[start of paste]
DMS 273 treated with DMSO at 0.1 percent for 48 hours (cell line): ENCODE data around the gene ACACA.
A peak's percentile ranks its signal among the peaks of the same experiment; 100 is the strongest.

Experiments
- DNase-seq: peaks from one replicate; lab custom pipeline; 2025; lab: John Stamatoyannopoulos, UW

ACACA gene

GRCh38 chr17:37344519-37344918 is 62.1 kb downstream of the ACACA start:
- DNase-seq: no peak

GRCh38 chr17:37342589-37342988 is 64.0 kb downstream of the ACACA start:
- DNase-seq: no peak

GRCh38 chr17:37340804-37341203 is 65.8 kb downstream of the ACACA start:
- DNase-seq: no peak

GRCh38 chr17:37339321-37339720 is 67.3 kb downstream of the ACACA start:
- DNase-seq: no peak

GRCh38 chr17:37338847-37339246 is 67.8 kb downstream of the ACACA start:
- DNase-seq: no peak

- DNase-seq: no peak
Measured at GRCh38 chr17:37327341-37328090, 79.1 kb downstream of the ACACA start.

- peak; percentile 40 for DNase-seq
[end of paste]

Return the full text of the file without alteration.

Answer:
DMS 273 treated with DMSO at 0.1 percent for 48 hours (cell line): ENCODE data around the gene ACACA.
A peak's percentile ranks its signal among the peaks of the same experiment; 100 is the strongest.

Experiments
- DNase-seq: peaks from one replicate; lab custom pipeline; 2025; lab: John Stamatoyannopoulos, UW

ACACA gene

GRCh38 chr17:37344519-37344918 is 62.1 kb downstream of the ACACA start:
- DNase-seq: no peak

GRCh38 chr17:37342589-37342988 is 64.0 kb downstream of the ACACA start:
- DNase-seq: no peak

GRCh38 chr17:37340804-37341203 is 65.8 kb downstream of the ACACA start:
- DNase-seq: no peak

GRCh38 chr17:37339321-37339720 is 67.3 kb downstream of the ACACA start:
- DNase-seq: no peak

GRCh38 chr17:37338847-37339246 is 67.8 kb downstream of the ACACA start:
- DNase-seq: no peak

- DNase-seq: no peak
Measured at GRCh38 chr17:37327341-37328090, 79.1 kb downstream of the ACACA start.

- peak; percentile 40 for DNase-seq